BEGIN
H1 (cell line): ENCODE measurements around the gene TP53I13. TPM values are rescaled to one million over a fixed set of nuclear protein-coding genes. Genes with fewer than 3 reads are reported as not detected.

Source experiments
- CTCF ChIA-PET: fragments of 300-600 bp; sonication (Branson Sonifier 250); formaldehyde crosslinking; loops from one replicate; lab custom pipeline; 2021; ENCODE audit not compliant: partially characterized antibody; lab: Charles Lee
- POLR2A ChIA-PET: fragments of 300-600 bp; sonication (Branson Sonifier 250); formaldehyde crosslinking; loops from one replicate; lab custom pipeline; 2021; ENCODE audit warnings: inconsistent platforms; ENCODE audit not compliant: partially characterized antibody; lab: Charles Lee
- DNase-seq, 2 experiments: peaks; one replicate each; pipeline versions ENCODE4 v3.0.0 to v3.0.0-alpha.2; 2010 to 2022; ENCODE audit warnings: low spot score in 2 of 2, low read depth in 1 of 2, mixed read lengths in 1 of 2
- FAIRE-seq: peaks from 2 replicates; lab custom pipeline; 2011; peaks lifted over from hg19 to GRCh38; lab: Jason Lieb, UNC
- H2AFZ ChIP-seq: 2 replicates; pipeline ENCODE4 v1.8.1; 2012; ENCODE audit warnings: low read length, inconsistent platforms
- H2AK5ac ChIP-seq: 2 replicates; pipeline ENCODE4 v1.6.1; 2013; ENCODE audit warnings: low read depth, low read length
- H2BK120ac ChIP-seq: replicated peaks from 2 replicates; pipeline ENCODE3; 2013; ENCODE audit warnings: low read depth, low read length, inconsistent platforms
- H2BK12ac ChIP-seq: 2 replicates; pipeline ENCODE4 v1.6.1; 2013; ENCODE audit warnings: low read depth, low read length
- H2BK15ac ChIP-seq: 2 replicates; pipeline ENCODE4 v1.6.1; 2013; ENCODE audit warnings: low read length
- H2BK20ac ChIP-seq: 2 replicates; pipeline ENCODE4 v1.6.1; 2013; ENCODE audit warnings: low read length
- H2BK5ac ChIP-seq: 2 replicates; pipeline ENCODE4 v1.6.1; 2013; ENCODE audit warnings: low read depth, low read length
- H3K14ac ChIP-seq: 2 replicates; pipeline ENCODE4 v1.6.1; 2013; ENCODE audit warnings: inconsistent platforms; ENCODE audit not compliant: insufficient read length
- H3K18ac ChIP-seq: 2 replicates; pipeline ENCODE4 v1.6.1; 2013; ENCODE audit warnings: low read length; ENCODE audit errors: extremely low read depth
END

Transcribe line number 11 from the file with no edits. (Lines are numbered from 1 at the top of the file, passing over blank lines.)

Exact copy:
- H2BK15ac ChIP-seq: 2 replicates; pipeline ENCODE4 v1.6.1; 2013; ENCODE audit warnings: low read length